In reality it was worse than we had imagined. None of us had even seen a test like this. Pages and pages of questions asking for lengthy interaction on the smallest and most obscure points. Not a fill-in-the-blank or multiple-choice question to be seen anywhere! The exam called for Ph.D.-level responses. I remember staggering out of the room somewhat dizzy and wondering if it was too late to drop the course without getting an "incomplete."
Bill returned on Monday, as he said he would. The graduate student who met his plane was reported to have said, "Your Life of Paul students are dropping the class like flies!"
The next time class met, there were already several empty seats. I only came back in order to ask him in person about dropping the class. Bill didn't seem fazed at all as he walked in with the pile of graded test papers under his arm. He proceeded to hand out in silence, walking up and down the aisle, placing the papers facedown on the proper desks. He did not have to call out each individual; he already knew all our names.
I didn't even look up at him when he came to my desk. I turned the paper over; "43" was written in red at the top! I tried not to let my face show my emotions, lest one of my classmates might be looking at me. I'm dead, I thought.
When Bill was done passing the papers out, he sat down casually on his desk at the front of the classroom. The expression on his face indicated that he was about to say something important. My guess was that it would be one of his favorite phrases. "Lo rachamim." Hebrew for "No mercy!" I can still taste the fear in my mouth at the sound of his mischievous words.
After a long pause, he began. "I want you all to know how disappointed I am in you."
I thought, This is going to be worse than I imagined.
"I want you all to know that I am disappointed in you because you did not trust me." The tone of his voice sounded hurt. "You should have known that I would adjust the grades, given the low scores."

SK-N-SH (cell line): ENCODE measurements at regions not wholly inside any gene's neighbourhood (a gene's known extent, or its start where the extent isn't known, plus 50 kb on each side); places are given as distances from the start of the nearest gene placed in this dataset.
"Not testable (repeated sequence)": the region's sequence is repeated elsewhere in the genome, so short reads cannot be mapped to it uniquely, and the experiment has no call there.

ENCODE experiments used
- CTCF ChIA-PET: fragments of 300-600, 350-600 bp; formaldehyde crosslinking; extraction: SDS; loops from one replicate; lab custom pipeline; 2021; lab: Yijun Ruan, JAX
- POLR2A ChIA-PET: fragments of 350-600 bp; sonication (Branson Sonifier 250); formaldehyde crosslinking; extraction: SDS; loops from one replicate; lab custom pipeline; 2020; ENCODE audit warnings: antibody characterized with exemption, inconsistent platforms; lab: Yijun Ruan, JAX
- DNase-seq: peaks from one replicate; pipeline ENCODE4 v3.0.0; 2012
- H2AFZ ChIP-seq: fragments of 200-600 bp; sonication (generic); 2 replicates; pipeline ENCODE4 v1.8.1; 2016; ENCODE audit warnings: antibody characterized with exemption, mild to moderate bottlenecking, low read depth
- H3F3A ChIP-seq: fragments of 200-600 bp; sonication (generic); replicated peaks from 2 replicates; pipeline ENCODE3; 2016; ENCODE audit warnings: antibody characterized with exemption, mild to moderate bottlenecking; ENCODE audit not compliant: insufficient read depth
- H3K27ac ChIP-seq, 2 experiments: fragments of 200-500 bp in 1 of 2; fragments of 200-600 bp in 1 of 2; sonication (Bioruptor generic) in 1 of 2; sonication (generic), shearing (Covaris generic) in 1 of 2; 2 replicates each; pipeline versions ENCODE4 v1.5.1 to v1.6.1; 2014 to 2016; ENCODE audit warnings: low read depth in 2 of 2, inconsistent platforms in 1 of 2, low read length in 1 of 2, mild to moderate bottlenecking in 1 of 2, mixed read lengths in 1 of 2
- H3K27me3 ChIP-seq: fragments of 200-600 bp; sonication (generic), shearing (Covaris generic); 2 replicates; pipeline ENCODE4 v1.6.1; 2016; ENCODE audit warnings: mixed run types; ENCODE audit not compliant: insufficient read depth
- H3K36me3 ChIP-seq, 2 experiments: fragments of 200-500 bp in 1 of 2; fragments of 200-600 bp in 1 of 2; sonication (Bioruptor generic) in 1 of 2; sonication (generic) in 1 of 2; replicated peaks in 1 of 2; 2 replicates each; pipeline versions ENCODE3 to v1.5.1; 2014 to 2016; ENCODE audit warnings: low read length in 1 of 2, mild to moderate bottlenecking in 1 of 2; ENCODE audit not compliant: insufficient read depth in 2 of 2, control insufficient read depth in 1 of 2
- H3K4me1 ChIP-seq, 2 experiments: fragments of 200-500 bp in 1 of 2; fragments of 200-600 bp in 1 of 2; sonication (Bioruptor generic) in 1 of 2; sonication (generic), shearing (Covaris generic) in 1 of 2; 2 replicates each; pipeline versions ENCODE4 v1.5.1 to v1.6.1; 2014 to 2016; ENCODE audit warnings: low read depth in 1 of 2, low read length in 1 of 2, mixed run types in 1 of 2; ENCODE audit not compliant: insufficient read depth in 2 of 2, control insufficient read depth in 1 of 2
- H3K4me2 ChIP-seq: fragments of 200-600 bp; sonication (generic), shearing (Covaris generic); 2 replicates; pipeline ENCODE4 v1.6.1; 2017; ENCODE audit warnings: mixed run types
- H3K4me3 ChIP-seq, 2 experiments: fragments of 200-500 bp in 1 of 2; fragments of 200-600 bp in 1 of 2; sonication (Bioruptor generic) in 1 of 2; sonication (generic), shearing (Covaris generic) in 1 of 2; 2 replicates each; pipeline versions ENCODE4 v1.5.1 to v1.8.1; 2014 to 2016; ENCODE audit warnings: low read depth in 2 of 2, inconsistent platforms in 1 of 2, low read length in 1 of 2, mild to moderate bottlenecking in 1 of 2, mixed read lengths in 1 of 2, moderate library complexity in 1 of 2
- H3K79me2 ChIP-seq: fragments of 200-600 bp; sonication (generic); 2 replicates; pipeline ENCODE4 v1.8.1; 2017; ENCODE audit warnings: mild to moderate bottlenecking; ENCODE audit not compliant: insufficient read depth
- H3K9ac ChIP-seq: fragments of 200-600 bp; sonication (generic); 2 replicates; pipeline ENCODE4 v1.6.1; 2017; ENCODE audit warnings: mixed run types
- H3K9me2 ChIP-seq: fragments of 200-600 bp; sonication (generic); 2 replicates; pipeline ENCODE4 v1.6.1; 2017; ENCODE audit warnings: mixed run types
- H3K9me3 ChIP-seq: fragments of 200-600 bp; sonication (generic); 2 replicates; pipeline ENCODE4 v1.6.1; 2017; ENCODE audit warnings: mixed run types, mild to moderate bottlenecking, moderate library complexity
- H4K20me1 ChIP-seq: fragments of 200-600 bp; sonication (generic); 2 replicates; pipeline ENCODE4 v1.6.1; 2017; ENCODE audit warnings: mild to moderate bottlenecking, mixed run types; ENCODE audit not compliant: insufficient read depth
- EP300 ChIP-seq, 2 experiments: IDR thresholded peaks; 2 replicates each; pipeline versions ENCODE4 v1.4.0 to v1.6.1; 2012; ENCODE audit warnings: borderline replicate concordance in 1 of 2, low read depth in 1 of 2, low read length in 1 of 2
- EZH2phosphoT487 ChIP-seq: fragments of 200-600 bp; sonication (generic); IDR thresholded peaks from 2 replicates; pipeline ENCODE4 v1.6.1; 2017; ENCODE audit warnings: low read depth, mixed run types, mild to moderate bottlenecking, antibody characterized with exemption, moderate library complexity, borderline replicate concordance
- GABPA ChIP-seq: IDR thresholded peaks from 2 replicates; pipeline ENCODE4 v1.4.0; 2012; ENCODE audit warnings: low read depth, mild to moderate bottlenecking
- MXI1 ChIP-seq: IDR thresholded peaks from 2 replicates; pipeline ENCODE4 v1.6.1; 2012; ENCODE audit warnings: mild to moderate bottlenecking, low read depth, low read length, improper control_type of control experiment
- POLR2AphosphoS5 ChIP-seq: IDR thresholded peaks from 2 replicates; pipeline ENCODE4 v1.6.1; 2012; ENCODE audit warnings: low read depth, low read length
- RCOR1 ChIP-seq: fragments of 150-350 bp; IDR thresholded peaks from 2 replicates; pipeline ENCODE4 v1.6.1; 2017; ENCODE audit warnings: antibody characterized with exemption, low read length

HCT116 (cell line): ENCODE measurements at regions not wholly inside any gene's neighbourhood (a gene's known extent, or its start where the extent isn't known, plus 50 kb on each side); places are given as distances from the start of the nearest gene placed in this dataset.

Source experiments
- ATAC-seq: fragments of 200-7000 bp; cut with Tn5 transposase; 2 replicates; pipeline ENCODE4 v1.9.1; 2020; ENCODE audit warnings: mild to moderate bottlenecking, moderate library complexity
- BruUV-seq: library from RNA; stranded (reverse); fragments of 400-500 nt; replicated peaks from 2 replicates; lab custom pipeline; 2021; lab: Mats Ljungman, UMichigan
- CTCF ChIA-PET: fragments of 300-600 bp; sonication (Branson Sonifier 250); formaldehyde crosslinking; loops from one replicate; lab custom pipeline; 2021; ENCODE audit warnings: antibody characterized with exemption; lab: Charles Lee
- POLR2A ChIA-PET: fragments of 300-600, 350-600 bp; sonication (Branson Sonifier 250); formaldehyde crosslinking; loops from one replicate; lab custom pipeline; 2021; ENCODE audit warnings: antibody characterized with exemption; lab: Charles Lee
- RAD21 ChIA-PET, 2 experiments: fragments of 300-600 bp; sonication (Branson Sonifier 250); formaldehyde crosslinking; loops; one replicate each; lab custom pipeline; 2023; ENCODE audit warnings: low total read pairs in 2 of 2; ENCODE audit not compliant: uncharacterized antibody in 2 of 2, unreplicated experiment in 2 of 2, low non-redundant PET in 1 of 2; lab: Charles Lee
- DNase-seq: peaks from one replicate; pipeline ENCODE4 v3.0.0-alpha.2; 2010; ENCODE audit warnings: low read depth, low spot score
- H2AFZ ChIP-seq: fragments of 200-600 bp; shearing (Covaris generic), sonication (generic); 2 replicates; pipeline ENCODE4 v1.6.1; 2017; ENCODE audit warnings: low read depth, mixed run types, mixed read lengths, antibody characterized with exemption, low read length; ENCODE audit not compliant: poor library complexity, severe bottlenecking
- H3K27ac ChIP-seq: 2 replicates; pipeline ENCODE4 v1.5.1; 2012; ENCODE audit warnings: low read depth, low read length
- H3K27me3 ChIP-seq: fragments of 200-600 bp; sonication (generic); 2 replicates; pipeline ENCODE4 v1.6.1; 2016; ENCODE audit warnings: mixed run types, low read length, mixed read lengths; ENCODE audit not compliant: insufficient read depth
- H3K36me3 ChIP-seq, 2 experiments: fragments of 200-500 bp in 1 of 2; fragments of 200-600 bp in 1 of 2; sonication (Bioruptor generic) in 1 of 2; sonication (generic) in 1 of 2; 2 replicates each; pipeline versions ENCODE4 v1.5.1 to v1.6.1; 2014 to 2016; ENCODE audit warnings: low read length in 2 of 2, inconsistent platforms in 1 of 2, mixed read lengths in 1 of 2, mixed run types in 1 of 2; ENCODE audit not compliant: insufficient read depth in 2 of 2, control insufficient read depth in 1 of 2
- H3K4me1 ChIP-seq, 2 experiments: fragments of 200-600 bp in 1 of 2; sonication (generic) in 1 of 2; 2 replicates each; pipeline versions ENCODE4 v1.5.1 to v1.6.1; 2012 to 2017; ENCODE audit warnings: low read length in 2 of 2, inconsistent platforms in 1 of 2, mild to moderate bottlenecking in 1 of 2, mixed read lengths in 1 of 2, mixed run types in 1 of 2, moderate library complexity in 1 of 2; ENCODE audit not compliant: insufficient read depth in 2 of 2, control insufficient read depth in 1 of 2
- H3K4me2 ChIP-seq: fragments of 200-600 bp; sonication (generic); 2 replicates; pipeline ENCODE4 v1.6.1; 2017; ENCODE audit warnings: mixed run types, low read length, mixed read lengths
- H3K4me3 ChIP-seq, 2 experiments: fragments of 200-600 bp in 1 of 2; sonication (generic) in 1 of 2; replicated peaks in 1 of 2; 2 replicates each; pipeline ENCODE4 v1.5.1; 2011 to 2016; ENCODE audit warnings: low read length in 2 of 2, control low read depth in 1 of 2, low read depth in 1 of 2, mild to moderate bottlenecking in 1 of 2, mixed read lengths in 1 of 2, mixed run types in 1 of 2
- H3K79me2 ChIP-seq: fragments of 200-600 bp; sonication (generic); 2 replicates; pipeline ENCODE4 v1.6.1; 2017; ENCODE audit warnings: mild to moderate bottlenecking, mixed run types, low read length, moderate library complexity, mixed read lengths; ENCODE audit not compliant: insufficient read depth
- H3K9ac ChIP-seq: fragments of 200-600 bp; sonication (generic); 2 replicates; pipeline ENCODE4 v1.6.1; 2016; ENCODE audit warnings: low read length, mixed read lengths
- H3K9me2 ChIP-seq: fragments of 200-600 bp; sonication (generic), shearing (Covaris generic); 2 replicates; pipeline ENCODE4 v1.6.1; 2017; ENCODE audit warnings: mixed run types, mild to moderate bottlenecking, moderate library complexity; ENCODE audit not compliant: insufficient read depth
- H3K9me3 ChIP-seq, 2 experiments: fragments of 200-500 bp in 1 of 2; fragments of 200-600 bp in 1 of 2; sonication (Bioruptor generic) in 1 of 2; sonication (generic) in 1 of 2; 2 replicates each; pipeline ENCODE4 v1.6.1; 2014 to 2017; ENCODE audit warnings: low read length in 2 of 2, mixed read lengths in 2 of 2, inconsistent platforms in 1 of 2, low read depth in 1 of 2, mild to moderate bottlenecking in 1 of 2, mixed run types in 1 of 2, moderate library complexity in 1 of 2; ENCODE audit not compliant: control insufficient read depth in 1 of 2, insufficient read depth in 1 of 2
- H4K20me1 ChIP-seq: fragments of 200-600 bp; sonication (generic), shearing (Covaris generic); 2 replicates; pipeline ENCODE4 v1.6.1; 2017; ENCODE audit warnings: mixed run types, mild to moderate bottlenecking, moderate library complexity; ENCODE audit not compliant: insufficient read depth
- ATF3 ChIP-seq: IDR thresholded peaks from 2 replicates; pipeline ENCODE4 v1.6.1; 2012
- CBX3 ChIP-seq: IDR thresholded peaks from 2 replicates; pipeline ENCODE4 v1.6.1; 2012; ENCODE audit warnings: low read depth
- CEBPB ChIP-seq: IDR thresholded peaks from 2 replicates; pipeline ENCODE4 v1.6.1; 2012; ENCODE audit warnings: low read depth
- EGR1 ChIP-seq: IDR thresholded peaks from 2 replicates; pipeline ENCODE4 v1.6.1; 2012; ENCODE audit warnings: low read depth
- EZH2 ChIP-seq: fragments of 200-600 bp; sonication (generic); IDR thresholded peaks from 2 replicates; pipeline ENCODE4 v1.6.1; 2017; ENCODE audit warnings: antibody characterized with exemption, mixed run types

I had heard Bill speak from his intellect for some six grueling weeks. This was the first time I remember ever hearing him speak from the heart. In his characteristic naiveté, he could not understand why so many others had already dropped out without even speaking to him.
"It is more important to say 'I trust you' than it is to say 'I love you,'" Bill often said. We had not trusted him, and he was disappointed. Moreover, he was hurt.
Bill was the professor; we were the students. He had the rightful authority to ruin us with those test grades - we had failed, and miserably so. But Bill was a man under authority of a different kind. He had learned that this kind of authority cares for its own and can always be trusted to give a compassionate response.
That was when I decided I would take every class he offered. I ended up doing that; in six years I missed only one of his classes - on the Dead Sea Scrolls. I realized that I wanted to study with Bill, despite the effect it would have on my grade point average. A hard-won C from him meant more than an A from almost anyone else.
For I too am a man placed under authority, having soldiers under my command. I say to this one, ‘Go! ’ and he goes; and to another, ‘Come! ’ and he comes; and to my slave, ‘Do this! ’ and he does it.” - Luke 7:8